Cause and Effect

by Ryan

Sabres Devils Hockey

This is the line that beat the New Jersey Devils tonight. Then again, maybe not.

It’s no secret that the Sabres have been tougher this season. Mike Grier has been great, Tim Kennedy has played hard every night, and there seems to be very little letdown from the first down to the fourth. When guys like Gaustad and Kaleta are scoring goals nightly, you know the team is clicking on all cylanders. But let’s look at that Gaustad goal again, shall we?

One of the most difficult things about sports is figuring out where your team’s strengths begin and the other team’s weaknesses end. Or vice versa. It’s human nature to place the blame on the team you know better: anything out of the ordinary is to blame on the hometown team simply because you have an expectation that isn’t getting met. A fan on the other side, however, is often thinking the exact same thing. For every defensive giveaway there is a forward smartly anticipating the pass, for every goal is a missed save.

Last night is a very good example of this paradox. The Sabres got off to a hot start, with Clarke MacArthur getting free in front for the game’s first goal. Tim Kennedy puts in some nice work and surprises Marty Brodeur with a shot, and suddenly it’s 2-0. Sure the Sabres came out flying, but the Devils were also plain awful. MacArthur should never have been free in front, and Kennedy barely got bumped on the way to his first NHL goal. The Devils played one of the worst periods of hockey I’ve ever seen from them, and the 2-0 hole was deserved.

The second period, however, was a complete turnaround. Suddenly New Jersey gets some life, narrowing the margin to one on a great power play goal. Great passing, good zone play, and a smart read to beat Miller high on the far side. All of a sudden everything clicks and New Jersey is right back in this game. Or did the Sabres’ power play fail?

Now here I want to give the Devils credit. They played a good period, battled back, and put the Sabres on their heels for a good length of time. Ryan Miller continued his strong play and fended the attack off, and in the Sabres went into the third period with a one-goal lead.

And then Paul Gaustad was left alone in front to make it 3-1.

This is where I want to swing all the blame right back on New Jersey. Goose simply can’t be left alone like that, and the defense is to blame for giving the game away in the third. Sure, Ellis makes a great pass, but that pass goes nowhere if Gaustad is tied up in front.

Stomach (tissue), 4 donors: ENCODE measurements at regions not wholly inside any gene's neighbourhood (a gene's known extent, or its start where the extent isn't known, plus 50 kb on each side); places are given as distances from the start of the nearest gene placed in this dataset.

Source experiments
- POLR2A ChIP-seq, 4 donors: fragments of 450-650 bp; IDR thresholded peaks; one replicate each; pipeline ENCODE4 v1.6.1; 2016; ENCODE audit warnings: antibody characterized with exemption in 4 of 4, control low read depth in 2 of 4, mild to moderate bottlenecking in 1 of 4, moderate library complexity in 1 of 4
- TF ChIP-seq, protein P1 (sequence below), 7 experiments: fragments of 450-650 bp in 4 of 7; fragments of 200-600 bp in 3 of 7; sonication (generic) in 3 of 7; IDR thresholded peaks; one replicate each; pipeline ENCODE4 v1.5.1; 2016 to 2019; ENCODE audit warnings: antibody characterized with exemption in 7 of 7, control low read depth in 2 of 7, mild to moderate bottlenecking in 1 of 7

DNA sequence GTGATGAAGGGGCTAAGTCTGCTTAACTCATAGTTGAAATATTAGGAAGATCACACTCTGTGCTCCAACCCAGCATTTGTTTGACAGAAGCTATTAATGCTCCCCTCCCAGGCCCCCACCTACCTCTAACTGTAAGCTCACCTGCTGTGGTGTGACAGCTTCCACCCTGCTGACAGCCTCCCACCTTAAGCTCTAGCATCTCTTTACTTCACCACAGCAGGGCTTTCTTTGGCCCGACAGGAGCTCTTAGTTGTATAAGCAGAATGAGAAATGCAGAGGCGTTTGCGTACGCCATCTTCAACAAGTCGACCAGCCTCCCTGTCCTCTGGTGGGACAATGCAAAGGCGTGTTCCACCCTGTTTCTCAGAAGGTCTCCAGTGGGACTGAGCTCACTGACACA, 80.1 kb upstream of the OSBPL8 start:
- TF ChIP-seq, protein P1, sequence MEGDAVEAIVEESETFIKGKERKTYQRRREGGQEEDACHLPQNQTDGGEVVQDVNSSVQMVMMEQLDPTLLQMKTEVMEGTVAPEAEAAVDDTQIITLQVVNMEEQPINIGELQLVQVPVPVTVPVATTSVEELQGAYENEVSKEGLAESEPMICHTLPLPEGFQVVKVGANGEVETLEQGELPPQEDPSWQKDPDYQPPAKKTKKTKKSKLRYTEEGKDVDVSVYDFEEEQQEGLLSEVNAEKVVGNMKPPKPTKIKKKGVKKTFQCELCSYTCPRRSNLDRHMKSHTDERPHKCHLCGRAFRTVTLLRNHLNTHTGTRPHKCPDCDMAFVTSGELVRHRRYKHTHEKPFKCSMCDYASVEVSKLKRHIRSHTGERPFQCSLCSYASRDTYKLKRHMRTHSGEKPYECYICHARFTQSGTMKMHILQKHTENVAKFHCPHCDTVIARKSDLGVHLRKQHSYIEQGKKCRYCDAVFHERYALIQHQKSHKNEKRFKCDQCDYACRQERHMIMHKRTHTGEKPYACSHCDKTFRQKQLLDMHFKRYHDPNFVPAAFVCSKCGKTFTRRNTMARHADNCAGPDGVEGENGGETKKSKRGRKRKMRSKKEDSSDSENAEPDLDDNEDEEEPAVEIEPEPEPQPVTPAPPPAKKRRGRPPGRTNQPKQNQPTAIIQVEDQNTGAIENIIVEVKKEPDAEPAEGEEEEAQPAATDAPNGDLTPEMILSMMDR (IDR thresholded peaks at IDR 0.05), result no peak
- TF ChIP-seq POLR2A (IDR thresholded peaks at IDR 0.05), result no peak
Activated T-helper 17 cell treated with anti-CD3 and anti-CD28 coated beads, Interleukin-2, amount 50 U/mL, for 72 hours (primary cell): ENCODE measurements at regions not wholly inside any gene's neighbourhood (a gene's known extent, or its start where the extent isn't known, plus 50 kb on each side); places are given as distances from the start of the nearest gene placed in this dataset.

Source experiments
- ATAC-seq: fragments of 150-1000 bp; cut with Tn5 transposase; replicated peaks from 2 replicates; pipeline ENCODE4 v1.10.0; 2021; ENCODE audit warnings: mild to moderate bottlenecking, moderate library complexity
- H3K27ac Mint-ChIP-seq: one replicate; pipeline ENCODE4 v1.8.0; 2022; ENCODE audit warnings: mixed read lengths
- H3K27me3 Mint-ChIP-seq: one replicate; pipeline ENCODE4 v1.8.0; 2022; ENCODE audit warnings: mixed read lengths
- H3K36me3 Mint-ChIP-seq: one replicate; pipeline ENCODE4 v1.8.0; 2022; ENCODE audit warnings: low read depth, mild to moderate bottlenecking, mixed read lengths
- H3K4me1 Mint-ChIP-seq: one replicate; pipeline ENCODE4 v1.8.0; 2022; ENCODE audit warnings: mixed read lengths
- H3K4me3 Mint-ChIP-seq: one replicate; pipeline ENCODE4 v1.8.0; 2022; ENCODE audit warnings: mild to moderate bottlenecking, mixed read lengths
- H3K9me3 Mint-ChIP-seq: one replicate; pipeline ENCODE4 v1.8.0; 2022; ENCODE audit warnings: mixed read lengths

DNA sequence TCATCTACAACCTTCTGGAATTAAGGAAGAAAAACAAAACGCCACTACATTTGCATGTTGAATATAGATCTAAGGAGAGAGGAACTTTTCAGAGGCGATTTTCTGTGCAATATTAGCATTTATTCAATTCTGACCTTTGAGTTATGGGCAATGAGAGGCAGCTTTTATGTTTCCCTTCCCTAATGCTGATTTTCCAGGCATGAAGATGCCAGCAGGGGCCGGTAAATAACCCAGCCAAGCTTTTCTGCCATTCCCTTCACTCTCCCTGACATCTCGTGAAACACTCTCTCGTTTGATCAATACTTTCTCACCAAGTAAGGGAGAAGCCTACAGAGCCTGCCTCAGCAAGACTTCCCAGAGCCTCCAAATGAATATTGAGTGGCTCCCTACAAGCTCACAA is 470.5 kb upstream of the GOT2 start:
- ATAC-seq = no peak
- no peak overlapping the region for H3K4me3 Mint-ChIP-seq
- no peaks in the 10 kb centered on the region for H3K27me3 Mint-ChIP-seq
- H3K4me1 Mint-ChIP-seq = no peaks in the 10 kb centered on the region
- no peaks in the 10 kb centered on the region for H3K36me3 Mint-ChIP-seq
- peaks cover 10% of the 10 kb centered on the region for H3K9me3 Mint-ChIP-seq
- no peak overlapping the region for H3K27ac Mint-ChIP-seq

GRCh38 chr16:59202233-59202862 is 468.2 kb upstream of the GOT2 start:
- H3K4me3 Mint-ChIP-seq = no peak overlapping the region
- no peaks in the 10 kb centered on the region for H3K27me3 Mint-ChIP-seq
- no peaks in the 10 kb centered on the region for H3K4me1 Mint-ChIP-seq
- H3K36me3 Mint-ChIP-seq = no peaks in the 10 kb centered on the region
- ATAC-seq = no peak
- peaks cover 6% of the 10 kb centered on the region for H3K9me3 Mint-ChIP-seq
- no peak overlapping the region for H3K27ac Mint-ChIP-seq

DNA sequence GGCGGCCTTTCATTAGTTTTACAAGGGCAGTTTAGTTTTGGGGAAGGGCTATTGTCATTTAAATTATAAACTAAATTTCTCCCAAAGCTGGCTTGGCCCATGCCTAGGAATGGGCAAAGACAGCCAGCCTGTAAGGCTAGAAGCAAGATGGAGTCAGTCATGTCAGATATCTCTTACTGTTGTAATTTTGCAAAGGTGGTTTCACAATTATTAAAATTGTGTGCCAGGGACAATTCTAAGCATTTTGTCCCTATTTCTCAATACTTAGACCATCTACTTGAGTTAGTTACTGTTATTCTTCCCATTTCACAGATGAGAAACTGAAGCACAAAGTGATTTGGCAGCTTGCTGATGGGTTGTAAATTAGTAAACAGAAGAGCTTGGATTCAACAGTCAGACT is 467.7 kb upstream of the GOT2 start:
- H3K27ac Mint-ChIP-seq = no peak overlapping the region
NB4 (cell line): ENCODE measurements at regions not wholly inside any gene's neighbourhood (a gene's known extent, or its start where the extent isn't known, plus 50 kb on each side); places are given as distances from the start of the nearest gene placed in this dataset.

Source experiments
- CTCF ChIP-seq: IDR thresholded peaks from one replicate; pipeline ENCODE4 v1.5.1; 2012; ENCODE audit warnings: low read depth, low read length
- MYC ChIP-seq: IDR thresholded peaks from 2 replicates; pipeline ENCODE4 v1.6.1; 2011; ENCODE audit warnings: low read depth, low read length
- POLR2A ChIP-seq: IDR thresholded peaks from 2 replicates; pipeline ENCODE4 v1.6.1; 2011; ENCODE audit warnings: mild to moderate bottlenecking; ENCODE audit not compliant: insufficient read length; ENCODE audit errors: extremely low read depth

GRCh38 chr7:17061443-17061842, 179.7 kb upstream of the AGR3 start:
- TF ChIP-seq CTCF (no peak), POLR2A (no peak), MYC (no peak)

As you can see I’m struggling to find the midpoint with all this. I’ve tried very hard to judge the Sabres as critically as possible to start the year. The last two seasons and this summer in particular has given me no indication that things will drastically change this year, and so everything is taken lightly until the snow starts to fall.

You can peg some games this season as wins against bad teams, but this isn’t the first time we’ve seen a “good” team come out flat against the Sabres. Detroit did it a few weeks ago, and we were just as frazzled by the result. “Good” teams don’t do that, they can fight through their bad nights and pull some points out of a weak effort.

The more we see the Sabres frustrate “good” teams the more it looks like we should put them in the “good” category as well. Forget power rankings, those are for pundits and nothing more. What we have seen out of this team isn’t enough to call them the best team in hockey, but it’s enough to raise expectations quite a bit.

The defense is working out, the offense is surprisingly balanced, and Ryan Miller has been the best goaltender in the NHL. That’s a winning formula, no matter how you slice it. It’s still very early and the quality of competition is going to rise, but at some point it has to stop being the other team’s fault.

It appears that, sooner or later, I’ll have to blame the Sabres for their wins.